While I was not blogging, we spent the few days before the semester started with an 80th birthday workshop for Michael Rabin. Impressively, we were able to pull it off despite the best efforts of Hurricane Irene, thanks to the many speakers who made an extra effort to get there, well beyond the call of duty. Because some speakers couldn't make it (flight cancellations), and we were worried about storm cleanup, we postponed the start until Monday afternoon, but other than that, it went fantastically well. (A credit to the organization of Les Valiant!)
Richard Lipton described it all in this blog post, so I don't have to. (The only negative thing in his post is that he refers to me as Mitz -- clearly because it's the easiest way of distinguishing me from the guest of honor, he doesn't call me that regularly -- which feels strange to me as I haven't been called that regularly since middle school.)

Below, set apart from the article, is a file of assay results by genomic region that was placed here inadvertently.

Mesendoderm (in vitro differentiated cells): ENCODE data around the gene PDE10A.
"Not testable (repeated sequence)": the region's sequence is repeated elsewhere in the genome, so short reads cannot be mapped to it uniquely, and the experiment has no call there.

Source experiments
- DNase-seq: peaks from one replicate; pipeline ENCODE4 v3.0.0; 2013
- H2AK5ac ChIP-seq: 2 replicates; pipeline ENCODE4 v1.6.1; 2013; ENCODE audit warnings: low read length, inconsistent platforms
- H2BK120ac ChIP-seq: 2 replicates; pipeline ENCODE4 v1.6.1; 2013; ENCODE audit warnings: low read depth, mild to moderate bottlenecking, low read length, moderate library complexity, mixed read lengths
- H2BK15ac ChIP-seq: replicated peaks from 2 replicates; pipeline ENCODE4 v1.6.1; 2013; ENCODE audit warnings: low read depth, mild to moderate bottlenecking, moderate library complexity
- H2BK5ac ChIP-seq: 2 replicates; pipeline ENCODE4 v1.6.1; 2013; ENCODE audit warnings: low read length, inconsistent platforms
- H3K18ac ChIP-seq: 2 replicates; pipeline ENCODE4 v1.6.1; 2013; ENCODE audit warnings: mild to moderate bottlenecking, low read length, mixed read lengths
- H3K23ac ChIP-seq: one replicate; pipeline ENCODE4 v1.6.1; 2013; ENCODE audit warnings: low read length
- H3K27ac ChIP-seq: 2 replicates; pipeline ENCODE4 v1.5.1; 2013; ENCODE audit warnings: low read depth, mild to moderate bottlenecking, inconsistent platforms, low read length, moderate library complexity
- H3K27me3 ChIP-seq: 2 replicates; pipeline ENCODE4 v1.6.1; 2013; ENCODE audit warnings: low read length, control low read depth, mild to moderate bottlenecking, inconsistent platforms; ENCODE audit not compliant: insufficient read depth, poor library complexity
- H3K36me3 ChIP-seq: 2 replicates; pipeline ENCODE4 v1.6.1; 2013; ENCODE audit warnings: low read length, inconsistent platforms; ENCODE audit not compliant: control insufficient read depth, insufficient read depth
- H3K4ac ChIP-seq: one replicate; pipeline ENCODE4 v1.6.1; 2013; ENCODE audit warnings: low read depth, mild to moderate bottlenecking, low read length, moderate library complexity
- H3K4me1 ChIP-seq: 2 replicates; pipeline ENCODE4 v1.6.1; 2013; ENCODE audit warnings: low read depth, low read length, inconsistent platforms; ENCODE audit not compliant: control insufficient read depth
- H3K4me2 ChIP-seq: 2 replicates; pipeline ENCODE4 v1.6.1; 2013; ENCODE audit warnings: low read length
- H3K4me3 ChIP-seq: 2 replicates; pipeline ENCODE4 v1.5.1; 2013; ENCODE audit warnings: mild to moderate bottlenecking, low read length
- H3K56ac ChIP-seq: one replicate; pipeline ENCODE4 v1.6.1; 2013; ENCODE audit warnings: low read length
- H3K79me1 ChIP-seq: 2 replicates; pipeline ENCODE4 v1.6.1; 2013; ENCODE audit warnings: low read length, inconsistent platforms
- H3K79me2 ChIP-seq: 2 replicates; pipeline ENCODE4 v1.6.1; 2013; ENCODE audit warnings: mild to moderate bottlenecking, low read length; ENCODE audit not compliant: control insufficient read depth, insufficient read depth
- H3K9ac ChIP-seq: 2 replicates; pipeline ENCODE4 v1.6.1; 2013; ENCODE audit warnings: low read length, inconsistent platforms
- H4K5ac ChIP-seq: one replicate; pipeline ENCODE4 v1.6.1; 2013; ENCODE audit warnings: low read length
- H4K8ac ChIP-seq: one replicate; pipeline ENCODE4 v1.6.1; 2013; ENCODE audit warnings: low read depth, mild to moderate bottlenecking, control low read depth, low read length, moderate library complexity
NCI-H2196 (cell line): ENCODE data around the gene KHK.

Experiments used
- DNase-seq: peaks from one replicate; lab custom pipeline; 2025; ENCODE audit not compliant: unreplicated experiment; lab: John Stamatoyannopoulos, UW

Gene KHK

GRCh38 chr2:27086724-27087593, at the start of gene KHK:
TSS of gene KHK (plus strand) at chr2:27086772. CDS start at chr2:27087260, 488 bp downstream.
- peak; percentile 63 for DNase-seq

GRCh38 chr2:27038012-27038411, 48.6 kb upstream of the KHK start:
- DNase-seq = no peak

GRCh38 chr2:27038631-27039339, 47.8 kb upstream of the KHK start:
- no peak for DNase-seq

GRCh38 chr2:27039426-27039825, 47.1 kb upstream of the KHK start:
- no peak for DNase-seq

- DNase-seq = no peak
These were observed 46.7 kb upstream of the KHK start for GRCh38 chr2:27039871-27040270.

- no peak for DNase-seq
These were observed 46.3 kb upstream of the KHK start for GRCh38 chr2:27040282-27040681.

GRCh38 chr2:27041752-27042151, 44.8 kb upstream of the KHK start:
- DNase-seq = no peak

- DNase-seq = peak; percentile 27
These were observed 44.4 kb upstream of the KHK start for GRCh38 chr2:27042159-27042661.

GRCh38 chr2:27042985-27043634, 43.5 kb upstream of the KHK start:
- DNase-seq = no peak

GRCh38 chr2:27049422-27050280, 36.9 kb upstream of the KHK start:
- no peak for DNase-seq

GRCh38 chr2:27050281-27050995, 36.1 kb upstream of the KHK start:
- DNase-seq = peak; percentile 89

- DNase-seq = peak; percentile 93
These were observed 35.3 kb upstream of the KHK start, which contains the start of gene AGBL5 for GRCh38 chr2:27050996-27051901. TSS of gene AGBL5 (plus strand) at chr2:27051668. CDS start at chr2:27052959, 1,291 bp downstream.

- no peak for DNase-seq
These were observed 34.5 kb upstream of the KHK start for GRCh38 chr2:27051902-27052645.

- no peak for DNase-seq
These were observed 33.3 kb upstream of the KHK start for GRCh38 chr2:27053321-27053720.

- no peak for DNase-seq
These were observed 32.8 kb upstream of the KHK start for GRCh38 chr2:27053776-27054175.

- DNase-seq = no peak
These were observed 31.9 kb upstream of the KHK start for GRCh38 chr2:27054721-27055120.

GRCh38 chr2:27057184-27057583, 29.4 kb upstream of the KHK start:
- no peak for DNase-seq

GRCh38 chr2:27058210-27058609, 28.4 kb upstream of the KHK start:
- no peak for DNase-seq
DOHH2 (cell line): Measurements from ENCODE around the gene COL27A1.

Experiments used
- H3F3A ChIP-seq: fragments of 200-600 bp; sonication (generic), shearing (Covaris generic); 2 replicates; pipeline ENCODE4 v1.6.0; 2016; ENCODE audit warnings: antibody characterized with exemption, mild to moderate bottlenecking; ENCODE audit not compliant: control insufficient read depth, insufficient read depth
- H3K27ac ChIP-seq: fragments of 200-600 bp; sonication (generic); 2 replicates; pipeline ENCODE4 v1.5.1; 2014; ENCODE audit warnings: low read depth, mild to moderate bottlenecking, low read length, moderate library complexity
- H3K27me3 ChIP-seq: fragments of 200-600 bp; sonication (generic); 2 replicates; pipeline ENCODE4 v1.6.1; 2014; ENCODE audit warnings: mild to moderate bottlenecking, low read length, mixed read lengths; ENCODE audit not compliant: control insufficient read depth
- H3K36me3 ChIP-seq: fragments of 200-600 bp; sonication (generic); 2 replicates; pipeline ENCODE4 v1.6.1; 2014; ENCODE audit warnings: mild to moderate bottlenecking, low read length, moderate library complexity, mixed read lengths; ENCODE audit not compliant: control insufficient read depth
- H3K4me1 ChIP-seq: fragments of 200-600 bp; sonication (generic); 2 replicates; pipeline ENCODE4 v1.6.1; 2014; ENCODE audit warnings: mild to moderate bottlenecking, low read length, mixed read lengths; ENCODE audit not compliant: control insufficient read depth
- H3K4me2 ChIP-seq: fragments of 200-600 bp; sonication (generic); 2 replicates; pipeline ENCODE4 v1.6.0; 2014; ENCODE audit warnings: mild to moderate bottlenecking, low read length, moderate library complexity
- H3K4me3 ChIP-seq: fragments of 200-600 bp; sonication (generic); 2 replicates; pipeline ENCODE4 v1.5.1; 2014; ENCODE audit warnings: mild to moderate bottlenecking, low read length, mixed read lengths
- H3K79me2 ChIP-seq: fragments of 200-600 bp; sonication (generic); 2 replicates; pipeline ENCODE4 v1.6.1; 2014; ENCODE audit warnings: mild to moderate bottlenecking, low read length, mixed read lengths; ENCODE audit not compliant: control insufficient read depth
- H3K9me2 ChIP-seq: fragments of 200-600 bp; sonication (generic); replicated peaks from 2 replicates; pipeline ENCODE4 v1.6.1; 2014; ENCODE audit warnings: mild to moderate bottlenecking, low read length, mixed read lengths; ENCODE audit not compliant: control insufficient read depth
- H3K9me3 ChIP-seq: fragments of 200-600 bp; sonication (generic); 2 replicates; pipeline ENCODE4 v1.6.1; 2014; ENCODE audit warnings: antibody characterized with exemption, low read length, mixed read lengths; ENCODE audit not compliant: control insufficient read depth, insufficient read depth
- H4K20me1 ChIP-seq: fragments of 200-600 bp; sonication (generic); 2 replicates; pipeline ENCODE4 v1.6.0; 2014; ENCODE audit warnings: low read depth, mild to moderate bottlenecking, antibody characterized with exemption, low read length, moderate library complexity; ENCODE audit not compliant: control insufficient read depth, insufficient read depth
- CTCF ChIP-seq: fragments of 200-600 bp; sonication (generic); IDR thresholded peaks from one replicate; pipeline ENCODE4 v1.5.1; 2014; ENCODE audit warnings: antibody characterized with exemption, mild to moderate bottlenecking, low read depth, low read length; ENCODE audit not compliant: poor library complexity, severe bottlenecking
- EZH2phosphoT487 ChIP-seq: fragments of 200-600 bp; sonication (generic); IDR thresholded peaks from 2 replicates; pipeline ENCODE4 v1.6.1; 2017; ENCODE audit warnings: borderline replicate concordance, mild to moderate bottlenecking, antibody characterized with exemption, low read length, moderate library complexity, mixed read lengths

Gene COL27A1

If any coding theory people are reading this, I thought I'd point out that the slides for my talk (as well as the slides for many of the other talks), which was on coding theory, are available here. In particular my talk is about how Michael Rabin's JACM paper on the Information Dispersal Algorithm was remarkably prescient, setting up some basic ideas and foundations for both the later work in LDPC codes and network coding. While the paper is far from unknown (Google scholar has it at well over 1000 citations), I'm not sure how widely appreciated the paper is in the coding theory circles; it was a pleasure for me to go back and reread it with new eyes to prepare for this talk.